In the United States, heritage railways are known variously as tourist, historic, or scenic railroads. Most are remnants of original railroads, such as the Cumbres & Toltec Scenic Railroad (Colorado & New Mexico) or the Heber Valley Railroad (Utah). Others are reconstructed railroads, having been scrapped at one point and then rebuilt with tourism in mind, like the Sumpter Valley Railroad (Oregon) and the Wiscasset, Waterville and Farmington Railway (Maine), or can be entire railroads, preserved in their original state using original structures, track, and motive power, like the Nevada Northern Railway (Nevada).

Some do not fit in the above categories, like Rio Grande Scenic Railroad, which is a sub-operation of the San Luis & Rio Grande Railroad. The SL&RG is primarily a freight operation, on former Denver & Rio Grande Western Railroad track, but owns and operates a steam locomotive and a fleet of passenger cars, most of which are painted in D&RGW colors.

The Train of the End of the World in southern Argentina is a 500 mm (19 34 in) (narrow-gauge) steam railway in Tierra del Fuego Province in operation since 1994.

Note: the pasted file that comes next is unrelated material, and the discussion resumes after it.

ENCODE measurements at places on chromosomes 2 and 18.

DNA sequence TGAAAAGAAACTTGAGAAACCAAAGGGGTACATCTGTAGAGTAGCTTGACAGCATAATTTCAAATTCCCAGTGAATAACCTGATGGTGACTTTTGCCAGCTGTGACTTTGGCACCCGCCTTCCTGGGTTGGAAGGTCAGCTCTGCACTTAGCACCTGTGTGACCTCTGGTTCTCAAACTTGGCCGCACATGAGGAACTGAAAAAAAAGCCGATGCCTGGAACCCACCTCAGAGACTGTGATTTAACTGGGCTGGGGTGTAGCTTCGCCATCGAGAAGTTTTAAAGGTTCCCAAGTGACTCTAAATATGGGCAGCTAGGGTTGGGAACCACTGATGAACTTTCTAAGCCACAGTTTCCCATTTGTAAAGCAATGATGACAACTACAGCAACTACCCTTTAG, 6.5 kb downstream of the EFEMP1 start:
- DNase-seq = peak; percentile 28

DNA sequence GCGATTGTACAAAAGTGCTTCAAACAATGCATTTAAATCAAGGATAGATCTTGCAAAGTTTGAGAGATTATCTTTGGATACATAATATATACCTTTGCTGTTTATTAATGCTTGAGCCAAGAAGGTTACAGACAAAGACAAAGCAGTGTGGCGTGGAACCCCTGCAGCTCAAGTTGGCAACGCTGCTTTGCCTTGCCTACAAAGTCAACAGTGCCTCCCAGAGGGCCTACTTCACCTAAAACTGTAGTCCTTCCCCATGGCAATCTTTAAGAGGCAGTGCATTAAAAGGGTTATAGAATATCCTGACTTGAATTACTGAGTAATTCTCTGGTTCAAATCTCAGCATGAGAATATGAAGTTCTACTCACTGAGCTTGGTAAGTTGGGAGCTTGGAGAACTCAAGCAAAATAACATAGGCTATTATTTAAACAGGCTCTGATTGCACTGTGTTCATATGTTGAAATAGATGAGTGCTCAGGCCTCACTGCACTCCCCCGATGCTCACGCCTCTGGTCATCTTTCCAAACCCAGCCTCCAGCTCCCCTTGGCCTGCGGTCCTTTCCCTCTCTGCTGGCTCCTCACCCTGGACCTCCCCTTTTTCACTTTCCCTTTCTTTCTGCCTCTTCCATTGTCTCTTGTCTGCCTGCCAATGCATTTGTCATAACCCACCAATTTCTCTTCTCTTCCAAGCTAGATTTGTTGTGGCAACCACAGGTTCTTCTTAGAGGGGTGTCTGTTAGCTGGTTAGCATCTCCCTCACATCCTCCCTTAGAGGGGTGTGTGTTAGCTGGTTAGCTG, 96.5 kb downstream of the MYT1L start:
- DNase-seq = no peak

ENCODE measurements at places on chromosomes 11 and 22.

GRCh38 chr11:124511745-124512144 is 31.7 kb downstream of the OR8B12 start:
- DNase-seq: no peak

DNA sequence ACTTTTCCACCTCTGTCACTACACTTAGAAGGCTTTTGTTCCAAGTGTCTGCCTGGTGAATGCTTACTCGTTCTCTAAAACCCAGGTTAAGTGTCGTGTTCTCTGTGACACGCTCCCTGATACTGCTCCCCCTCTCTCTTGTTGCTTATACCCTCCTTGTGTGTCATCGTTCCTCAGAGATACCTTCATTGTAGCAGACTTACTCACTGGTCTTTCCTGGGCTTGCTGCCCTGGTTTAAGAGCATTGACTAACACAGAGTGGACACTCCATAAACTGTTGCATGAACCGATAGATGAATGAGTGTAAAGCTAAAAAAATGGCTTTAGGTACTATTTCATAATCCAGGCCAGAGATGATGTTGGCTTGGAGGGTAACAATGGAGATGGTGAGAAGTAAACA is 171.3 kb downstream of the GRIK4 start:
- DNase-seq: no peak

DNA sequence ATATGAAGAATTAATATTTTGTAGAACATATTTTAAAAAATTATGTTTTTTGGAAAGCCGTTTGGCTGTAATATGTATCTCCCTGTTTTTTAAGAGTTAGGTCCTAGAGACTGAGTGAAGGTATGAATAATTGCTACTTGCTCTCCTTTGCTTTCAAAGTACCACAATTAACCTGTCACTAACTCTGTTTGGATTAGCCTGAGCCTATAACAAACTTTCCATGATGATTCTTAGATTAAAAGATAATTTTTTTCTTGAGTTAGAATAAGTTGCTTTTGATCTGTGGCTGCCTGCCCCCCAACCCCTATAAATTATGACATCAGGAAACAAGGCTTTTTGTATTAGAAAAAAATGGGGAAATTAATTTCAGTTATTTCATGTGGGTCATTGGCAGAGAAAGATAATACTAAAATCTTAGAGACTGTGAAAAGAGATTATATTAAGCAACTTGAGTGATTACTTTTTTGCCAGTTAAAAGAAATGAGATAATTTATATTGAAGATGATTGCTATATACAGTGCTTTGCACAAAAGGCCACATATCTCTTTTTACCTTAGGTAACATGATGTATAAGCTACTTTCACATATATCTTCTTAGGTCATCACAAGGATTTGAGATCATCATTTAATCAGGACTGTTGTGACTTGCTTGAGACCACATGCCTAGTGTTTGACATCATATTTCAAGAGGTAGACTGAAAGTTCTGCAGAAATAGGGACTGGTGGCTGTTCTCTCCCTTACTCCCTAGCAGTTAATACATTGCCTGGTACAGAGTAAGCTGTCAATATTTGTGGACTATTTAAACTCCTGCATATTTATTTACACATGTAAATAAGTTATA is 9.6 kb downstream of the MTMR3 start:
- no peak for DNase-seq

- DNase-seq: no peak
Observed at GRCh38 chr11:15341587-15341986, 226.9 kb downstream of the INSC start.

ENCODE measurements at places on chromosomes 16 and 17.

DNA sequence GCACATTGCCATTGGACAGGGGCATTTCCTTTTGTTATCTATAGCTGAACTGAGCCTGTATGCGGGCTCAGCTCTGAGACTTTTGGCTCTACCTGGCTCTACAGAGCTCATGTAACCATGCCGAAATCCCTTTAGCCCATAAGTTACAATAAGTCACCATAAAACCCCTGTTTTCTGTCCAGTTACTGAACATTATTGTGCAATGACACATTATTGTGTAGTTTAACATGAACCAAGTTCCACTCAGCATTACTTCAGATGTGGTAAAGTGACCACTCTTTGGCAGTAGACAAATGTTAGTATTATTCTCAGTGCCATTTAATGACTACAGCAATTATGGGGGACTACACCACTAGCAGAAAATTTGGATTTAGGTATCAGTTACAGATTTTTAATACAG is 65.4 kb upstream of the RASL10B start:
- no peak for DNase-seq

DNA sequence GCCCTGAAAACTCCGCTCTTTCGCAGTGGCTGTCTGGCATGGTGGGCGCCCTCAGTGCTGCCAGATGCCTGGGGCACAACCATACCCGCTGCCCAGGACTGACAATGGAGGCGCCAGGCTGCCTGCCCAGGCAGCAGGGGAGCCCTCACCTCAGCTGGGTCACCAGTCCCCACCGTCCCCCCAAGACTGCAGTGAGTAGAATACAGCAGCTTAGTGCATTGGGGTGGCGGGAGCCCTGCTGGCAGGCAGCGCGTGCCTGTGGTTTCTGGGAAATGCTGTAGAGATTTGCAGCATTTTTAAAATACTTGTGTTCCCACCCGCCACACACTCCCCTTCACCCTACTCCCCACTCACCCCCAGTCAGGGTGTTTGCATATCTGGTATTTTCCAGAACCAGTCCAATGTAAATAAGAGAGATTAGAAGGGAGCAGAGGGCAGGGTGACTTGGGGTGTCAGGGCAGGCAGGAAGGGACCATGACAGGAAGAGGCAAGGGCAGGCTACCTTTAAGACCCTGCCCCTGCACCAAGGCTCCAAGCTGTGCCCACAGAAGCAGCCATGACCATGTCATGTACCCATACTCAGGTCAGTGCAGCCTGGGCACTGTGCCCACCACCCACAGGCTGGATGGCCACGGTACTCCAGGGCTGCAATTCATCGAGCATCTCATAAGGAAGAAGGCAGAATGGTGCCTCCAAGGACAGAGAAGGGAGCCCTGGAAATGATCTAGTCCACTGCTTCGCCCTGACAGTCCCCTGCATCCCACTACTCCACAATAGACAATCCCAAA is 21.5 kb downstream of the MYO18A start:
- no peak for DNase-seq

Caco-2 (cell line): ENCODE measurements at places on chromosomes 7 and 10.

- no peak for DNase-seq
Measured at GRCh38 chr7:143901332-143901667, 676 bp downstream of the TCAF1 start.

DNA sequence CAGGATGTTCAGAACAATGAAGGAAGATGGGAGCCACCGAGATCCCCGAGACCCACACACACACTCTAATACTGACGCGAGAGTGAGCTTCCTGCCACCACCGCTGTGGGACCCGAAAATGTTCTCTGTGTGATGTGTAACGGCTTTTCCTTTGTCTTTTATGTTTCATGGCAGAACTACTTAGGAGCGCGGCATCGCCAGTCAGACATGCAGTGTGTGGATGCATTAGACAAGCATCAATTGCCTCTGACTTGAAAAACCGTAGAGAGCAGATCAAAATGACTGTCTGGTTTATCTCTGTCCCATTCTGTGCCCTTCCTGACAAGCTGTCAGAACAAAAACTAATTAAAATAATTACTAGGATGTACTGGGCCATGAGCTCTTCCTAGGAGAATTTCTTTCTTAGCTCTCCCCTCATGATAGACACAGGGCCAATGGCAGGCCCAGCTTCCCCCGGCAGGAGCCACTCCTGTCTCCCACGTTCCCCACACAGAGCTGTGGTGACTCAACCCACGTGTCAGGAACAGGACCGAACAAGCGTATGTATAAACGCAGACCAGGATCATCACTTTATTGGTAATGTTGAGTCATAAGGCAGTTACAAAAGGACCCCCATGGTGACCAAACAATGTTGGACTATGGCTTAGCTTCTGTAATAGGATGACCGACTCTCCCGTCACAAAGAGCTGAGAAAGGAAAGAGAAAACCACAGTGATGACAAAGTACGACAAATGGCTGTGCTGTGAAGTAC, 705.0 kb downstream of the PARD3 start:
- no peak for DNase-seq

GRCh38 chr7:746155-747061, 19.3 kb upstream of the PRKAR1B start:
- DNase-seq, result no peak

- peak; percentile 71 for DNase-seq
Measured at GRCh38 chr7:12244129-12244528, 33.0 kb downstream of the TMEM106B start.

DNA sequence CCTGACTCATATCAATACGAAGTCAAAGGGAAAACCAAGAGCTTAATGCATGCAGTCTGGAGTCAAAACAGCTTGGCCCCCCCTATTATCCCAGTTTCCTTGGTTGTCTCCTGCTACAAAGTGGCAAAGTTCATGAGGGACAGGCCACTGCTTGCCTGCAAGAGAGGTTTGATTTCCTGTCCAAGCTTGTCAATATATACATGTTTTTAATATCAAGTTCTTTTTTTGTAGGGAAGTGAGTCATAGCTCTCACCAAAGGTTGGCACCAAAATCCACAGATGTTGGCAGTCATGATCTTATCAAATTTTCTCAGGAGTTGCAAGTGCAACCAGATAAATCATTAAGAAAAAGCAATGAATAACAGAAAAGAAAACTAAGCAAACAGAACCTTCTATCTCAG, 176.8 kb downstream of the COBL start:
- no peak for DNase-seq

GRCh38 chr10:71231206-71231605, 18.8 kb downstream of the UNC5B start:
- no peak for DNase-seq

La Trochita (El Viejo Expreso Patagónico), in English known as the Old Patagonian Express, is a 750 mm (2 ft 5 1⁄2 in) narrow gauge railway in Patagonia, Argentina using steam locomotives. It is 402 km in length and runs through the foothills of the Andes between Esquel and El Maitén in Chubut Province and Ingeniero Jacobacci in Río Negro Province.

Many heritage railways in the United States also function as living history museums, hosting annual reenactments of historic activities. In addition, they may feature an archive or library of railroad-related materials.

See also

External links